The Energy Healing Blog

"I'm New To The Spiritual World. Any Advice?" (A Reader Asks)

----by Nancy Hausauer

Image of lotus, symbol of spirituality

Reader's Question

What would you say to someone who has just opened up their channels to access their higher spiritual self but at the same time has no idea about the spiritual world? What does it even mean to be spiritual?

Nancy's Response

This is such a great question. Thanks for voicing it. My response is in the spirit of friendly discussion. So, from where I stand:

You say you are new to the spiritual path and the spiritual world, but you aren't. That's because there is no other path, no other world. As Buddhist teacher Pema Chodron says, "Whatever is happening is the path to enlightenment."

In other words, the path to enlightenment is the only path there is, and you've been on it since the moment you, fundamentally a spiritual being, were born into a physical body and physical experience. (And probably before, but that's another discussion.)

So you are not new to this. All that is new is your level of awareness and intention about it.

We often think of spirituality using the image or metaphor of a path or journey, and that has usefulness. But the image is also misleading, because it is temporal/spacial, implying that there is a beginning, sequential steps along the way, and an end. And there are not.

It is more a state than a process. And one thing I gather from that is that, on a deep level, no one of us in this physical experience is more spiritually "advanced" than another. We all have different perspectives, different things that we see, different ways of interpreting and expressing what we have experienced. So we have valuable things to share by talking about our spiritual experiences with each other. But I believe it is a mistake to overvalue others' words and thoughts about the spiritual life, and to undervalue our own.

(I also think there are whole cultures that would disagree with this, and I respect that.)

Many people, at least in our hard-working culture, think of spiritual growth or awakening as a process that you have to toil away at for a lifetime to "achieve." More books! More workshops! More teachers! More meditation! We turn it into such a chore.

I believe that we are all already "there." Each of us already possesses Buddha-nature within. The peace and wisdom and love and awakening that we all seek is already a part of us. So the spiritual path or process is more about stepping into where you already are, of seeing what is right in front of you, of standing up to your full height instead of crouching, of embracing the Beloved who is right before you, arms outstretched for you.....

Continue reading here.

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Energy Healing Techniques For Your Adrenal Glands

--by Nancy Hausauer

Drawing of adrenal glands by Roxbury-de - Own work by uploader, based on Image:Gray1120.png, Public Domain,

Feeling exhausted, overwhelmed, like you're running on empty? Lots of folks might say you're suffering from adrenal exhaustion. Others might say you're just plain tired.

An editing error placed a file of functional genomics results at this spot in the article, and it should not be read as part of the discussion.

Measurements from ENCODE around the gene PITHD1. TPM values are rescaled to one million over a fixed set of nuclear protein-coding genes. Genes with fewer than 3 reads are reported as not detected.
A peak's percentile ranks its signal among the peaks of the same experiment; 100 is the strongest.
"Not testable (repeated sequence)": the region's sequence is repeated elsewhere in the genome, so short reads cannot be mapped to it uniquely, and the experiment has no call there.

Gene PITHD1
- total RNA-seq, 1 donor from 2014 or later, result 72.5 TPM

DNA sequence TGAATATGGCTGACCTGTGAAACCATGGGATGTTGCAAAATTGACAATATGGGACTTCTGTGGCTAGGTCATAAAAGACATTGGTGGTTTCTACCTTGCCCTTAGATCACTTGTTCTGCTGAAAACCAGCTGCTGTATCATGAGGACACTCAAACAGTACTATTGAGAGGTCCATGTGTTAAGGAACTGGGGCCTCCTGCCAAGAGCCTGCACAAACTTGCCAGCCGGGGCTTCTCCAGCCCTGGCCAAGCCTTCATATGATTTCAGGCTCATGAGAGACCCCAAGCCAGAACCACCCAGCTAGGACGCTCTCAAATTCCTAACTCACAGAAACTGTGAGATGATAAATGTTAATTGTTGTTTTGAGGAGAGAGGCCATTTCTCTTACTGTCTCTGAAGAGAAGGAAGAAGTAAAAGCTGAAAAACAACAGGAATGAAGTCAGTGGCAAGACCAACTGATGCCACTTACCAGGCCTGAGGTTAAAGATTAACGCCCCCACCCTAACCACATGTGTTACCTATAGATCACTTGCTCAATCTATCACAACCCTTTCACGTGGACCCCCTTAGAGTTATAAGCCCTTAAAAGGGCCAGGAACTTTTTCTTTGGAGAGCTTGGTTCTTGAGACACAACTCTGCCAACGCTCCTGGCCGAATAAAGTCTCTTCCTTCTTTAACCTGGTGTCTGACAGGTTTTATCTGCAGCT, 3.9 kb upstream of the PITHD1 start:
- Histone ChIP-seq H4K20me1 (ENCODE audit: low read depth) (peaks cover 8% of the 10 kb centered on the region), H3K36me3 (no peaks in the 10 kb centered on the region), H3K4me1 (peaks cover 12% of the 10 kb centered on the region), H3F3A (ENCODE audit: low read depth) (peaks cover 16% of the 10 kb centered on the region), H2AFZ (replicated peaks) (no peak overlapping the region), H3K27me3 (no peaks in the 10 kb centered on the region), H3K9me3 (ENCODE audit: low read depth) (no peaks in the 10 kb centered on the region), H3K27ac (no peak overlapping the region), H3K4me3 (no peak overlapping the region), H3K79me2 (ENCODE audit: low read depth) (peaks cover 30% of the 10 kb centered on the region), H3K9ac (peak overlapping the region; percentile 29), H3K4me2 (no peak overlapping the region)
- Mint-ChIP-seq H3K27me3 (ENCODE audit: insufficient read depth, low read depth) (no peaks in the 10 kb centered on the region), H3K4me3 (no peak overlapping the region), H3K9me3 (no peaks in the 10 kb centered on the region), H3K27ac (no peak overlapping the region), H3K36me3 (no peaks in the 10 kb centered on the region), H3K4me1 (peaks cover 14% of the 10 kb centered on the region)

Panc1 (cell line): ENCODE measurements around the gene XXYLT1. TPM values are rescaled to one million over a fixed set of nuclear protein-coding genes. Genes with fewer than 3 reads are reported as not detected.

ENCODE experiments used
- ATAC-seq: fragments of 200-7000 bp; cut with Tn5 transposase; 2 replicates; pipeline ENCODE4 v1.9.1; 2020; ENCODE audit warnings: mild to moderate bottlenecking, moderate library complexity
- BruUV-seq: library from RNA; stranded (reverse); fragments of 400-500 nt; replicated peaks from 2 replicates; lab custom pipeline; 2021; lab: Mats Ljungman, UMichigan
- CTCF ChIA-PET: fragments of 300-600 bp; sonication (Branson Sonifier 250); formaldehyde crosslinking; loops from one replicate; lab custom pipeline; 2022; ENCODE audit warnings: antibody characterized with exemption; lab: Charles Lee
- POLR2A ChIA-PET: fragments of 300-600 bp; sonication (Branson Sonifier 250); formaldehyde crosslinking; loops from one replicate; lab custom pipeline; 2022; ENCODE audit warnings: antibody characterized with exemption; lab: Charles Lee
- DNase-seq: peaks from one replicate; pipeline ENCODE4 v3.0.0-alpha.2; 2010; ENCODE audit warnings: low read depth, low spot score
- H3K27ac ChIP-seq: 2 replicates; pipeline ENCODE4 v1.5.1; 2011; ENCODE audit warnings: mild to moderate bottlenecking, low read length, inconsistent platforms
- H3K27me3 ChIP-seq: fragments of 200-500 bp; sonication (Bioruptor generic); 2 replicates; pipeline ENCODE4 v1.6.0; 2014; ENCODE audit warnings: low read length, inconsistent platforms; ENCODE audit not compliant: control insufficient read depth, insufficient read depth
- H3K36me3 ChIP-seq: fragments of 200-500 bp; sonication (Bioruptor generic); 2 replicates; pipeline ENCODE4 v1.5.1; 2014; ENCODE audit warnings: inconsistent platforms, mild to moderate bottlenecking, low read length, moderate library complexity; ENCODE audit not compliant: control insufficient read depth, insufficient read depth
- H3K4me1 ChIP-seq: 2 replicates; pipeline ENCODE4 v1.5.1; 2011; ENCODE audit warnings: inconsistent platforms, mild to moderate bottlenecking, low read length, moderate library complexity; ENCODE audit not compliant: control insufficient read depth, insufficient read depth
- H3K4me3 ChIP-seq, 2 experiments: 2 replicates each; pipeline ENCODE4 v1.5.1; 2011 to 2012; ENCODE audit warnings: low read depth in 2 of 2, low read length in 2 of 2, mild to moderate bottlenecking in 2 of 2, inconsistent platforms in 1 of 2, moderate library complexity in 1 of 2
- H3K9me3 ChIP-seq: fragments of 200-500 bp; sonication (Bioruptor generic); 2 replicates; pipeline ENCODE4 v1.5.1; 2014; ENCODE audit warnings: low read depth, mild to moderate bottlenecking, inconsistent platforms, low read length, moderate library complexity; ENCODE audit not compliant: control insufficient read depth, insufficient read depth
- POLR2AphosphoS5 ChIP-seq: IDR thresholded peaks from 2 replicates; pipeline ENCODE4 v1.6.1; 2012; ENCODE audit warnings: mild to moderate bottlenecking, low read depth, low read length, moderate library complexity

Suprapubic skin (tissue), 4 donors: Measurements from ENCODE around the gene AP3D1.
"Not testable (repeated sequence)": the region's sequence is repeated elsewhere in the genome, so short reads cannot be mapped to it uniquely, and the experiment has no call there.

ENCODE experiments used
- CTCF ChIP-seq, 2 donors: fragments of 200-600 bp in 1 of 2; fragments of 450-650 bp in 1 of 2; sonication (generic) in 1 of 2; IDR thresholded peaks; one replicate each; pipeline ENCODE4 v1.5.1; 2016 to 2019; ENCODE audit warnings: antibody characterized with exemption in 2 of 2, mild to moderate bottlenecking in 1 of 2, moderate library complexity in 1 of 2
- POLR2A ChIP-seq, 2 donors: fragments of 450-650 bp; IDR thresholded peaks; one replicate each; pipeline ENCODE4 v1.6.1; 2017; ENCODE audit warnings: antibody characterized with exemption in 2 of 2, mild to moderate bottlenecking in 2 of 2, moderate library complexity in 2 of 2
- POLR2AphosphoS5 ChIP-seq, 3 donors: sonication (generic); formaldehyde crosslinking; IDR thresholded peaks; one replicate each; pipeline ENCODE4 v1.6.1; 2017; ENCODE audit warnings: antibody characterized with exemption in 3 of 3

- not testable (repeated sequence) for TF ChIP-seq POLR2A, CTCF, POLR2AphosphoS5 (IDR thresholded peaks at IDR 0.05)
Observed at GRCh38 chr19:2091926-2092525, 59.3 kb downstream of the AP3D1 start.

There's actually huge disagreement between conventional medicine and alternative medicine folks about whether adrenal exhaustion is really a thing. But everyone agrees about the importance of these walnut-sized glands, which sit on top of the kidneys.

And it's a fact that they play a critical role in responding to stress (among other important things). It's the adrenal glands that pump out adrenaline and noradrenaline, which are responsible for the fight or flight response (including increased breath and heart rate, increased blood pressure and constriction of blood vessels); and cortisol, which is released in response to stress and low blood glucose.

So if you've been under a lot of stress and are feeling all played out, you might want to give your adrenal glands some support. With energy healing there's never any possibility of doing harm. If you'd like to give a safe boost to a client's or your own adrenal glands, here are some ideas.

Energy Healing Support

  • Hold your hands on the back over the adrenals, resting them there for a minute or so, with the intention of supporting and balancing. They're at the level of the 11th or 12th thoracic vertebra (T12), about 2.5 cm out from the midline of the back. (Trace the floating 12th rib to the spine to find T12.) If you are working on yourself, you'll have to do this on the front of your body. (Unless you're a lot more limber than I am.)
  • Working in the field, smooth areas of spiky or chaotic energy.
  • The third chakra is located roughly in the same area as the adrenals and is associated with them, and thus working with the 3rd chakra can help balance and support the adrenals. Also, encourage self-care of the third chakra.
  • Support the adrenals with acupressure by pressing Kidney3, then simultaneously Kidney1 and Liver3 . Learn how here.
  • Do any technique that is relaxing.
  • Strongly encourage your client (or yourself) to REST after the session and avoid doing stressful things.

And Some Practical Recommendations

  • Prioritize sleep and rest
  • Do whatever you can to de-stress
  • Balance blood sugar by eliminating or reducing all forms of sugar and simple carbohydrates
  • Get gentle exercise, such as walking or restorative yoga
  • Belly breathe
  • Cut waaaaaay back on or eliminate caffeine